Sport Soccer

Thursday 22 August 2019

Conway confirms intention to remain on FAI board

FAI president Donal Conway. Photo: Eóin Noonan/Sportsfile
FAI president Donal Conway. Photo: Eóin Noonan/Sportsfile
Daniel McDonnell

Daniel McDonnell

FAI president Donal Conway has confirmed his intention to defy the wishes of Minister for Sport Shane Ross by pressing ahead with his plan to stay on for another year as part of an interim board.

Conway hinted last week that he might reconsider his position after the announcement that he was the only candidate nominated for the role of president prompted a significant backlash.

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Ross told Conway to withdraw his nomination and representatives of Sport Ireland indicated to a Dail hearing that they would prefer if the long- serving board member stepped away immediately following a turbulent spell for the troubled Association. However, Conway has pointed to the decision of yesterday's FAI EGM to overwhelmingly endorse rule changes that will lead to reform as validation for his plan to remain in situ as part of the transition to a new board structure.

He said he called Sport Ireland chief John Treacy after the alterations to the rulebook passed with 116 in favour, and two against, with two abstentions.

"The members want continuity from the current board to the interim board", said Conway, explaining his decision, adding that a board meeting before the EGM backed his stance.

Conway said he was open to meeting with Treacy tomorrow.

The Governance Review Group, a joint venture between Sport Ireland and the FAI, recommended that up to two serving board members stay on for an interim period of 12 months.

Conway and vice president Noel Fitzroy are both running for re-election at next Saturday's AGM, although Fitzroy will face opposition from Gerry McAnaney and Paul Cooke.

There is strong speculation that John Earley - who resigned from the FAI board due to initial concerns that the schoolboy football fraternity had about the governance report - might look to stand again. Conway said last night there is no obstacle to former board members running for a place on the new top table.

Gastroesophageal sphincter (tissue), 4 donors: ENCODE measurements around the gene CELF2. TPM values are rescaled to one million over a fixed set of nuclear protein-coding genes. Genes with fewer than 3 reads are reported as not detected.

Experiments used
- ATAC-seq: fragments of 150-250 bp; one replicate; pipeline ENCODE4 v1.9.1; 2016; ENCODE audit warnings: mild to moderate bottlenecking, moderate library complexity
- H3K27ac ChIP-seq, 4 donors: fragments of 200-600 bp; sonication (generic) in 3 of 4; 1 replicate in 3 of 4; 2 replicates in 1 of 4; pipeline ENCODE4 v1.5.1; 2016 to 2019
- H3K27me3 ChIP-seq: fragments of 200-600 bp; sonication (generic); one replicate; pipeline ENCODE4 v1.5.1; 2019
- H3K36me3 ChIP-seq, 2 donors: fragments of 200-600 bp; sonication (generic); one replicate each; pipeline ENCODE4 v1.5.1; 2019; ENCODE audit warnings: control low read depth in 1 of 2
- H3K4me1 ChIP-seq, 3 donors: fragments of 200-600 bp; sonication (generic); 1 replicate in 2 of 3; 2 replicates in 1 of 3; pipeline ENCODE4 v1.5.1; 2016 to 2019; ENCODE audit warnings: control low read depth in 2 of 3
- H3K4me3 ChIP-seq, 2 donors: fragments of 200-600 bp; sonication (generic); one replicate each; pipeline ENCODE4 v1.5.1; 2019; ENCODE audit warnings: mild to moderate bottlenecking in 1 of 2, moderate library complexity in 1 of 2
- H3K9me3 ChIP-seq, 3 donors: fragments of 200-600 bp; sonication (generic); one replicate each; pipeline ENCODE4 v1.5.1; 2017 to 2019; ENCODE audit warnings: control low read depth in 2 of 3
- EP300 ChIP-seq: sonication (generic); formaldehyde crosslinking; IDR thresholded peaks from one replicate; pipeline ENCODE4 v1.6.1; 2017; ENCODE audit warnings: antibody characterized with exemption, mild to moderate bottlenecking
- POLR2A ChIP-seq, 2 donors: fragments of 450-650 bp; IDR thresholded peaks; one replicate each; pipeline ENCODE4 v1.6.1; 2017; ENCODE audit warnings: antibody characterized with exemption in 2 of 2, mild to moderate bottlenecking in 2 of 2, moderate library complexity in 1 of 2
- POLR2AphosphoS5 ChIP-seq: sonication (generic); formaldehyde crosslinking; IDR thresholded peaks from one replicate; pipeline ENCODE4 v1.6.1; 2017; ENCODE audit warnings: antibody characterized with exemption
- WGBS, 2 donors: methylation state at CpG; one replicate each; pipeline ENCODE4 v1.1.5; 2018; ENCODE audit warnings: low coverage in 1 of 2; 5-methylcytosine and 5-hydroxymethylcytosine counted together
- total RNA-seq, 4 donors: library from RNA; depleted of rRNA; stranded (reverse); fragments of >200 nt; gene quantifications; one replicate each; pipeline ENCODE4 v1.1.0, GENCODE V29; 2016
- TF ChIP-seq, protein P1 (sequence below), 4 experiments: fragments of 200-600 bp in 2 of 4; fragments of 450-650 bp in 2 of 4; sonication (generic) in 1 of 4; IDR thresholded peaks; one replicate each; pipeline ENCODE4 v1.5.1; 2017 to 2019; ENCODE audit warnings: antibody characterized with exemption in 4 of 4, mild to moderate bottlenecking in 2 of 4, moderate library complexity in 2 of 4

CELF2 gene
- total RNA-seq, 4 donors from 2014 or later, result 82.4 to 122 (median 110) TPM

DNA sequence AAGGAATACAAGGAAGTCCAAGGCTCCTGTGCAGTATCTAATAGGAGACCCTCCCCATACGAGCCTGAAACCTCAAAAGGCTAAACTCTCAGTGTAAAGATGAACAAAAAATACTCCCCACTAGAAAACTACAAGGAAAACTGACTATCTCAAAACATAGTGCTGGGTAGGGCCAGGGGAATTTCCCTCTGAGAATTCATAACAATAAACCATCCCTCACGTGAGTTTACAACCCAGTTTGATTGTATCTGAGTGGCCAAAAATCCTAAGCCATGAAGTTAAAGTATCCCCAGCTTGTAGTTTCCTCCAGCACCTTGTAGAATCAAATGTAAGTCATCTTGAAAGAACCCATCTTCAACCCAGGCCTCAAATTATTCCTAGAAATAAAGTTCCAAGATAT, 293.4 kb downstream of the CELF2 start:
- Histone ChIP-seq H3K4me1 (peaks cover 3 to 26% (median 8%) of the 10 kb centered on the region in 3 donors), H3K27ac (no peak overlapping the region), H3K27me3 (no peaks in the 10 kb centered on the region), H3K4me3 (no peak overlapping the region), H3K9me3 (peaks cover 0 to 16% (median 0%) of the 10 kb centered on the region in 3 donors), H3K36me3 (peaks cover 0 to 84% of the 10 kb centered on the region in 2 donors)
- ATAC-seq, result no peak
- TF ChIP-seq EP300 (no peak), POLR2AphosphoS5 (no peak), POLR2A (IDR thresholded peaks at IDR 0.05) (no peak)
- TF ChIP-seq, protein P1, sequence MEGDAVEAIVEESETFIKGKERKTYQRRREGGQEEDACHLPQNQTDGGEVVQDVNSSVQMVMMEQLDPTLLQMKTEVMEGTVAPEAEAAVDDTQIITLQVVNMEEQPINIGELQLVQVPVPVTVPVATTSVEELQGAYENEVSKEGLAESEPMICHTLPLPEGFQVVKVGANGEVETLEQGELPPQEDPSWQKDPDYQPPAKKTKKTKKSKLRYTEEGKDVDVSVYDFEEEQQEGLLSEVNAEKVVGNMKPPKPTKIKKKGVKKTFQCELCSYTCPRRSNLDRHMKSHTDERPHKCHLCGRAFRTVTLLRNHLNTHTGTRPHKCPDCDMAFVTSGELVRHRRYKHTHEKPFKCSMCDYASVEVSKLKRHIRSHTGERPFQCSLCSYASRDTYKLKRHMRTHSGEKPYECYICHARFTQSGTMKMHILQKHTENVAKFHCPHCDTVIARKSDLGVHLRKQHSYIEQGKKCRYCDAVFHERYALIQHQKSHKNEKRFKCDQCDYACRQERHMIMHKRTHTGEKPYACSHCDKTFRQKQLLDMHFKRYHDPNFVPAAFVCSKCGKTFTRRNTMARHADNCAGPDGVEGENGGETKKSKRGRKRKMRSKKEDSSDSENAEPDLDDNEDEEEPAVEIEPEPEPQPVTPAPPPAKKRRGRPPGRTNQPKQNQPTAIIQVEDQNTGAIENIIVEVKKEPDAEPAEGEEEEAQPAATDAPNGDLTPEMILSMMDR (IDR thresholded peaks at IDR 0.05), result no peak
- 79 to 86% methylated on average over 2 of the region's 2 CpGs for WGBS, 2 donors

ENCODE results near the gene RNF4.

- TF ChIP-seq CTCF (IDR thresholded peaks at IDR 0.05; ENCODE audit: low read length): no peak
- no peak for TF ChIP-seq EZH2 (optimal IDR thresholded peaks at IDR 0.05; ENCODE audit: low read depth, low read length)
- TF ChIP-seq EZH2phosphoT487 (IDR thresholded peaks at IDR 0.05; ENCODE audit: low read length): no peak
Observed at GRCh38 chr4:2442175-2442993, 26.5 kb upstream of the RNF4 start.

Saturday's AGM will now go ahead in Trim as planned but Conway confirmed that it will be adjourned due to the fact that last year's accounts are not yet ready to be presented to delegates.

The AGM will resume in the autumn when the accounts are available, with the delay a by-product of a crisis-ridden period for the FAI that has led to a number of reports into their affairs being commissioned.

Conway reiterated after the EGM that as a senior member of the board, he "feels culpable" for the FAI's position but pointed to last night's vote as evidence of an appetite for reform amongst the membership. He said a turnout of 120 delegates out of a possible 202 was higher than recent attendance levels for AGMs or EGMs. Only seven of the no-shows sent apologies.

"Membership turned up in substantial numbers and that signals their intent for reform," said Conway. "There is a sense this is the first step on a much longer journey."

The 78 recommendations of the Governance Review Group will be phased in across the next 24 months.

Key changes include the construction of a new 12-person board with four independent members and at least four females - although the latter target does not need to be met immediately.

Six members of the board will come through football constituencies, and they have to be nominated by Wednesday with a view to election at Saturday's AGM. The other two places will be filled by the president and vice president.

Adopting the governance proposals was one of the steps necessary for the restoration of government funding but Sport Ireland's appearance in front of the Oireachtas Committee for Sport last Wednesday made it clear there are more hurdles to jump - and Conway accepted that yesterday.

That includes the completion of a Sport Ireland commissioned audit into the FAI which is being carried out by Northern Irish firm KOSI with September floated as a prospective date.

Meanwhile, Conway said that professional services firm Mazars could have the first module of their report ready by August or September.

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